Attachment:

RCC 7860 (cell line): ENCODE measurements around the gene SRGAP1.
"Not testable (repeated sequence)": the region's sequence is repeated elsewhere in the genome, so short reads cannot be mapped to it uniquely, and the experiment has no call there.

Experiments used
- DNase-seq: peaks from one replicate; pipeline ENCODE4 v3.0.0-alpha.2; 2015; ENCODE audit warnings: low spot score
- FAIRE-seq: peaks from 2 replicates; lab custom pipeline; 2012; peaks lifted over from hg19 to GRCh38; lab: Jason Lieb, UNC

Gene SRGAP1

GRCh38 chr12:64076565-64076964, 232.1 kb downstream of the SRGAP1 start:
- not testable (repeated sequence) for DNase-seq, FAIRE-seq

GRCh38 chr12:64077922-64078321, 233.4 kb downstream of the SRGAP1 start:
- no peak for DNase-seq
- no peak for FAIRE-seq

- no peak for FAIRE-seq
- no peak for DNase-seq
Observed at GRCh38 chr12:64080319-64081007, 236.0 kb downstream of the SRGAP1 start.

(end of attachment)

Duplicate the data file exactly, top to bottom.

RCC 7860 (cell line): ENCODE measurements around the gene SRGAP1.
"Not testable (repeated sequence)": the region's sequence is repeated elsewhere in the genome, so short reads cannot be mapped to it uniquely, and the experiment has no call there.

Experiments used
- DNase-seq: peaks from one replicate; pipeline ENCODE4 v3.0.0-alpha.2; 2015; ENCODE audit warnings: low spot score
- FAIRE-seq: peaks from 2 replicates; lab custom pipeline; 2012; peaks lifted over from hg19 to GRCh38; lab: Jason Lieb, UNC

Gene SRGAP1

GRCh38 chr12:64076565-64076964, 232.1 kb downstream of the SRGAP1 start:
- not testable (repeated sequence) for DNase-seq, FAIRE-seq

GRCh38 chr12:64077922-64078321, 233.4 kb downstream of the SRGAP1 start:
- no peak for DNase-seq
- no peak for FAIRE-seq

- no peak for FAIRE-seq
- no peak for DNase-seq
Observed at GRCh38 chr12:64080319-64081007, 236.0 kb downstream of the SRGAP1 start.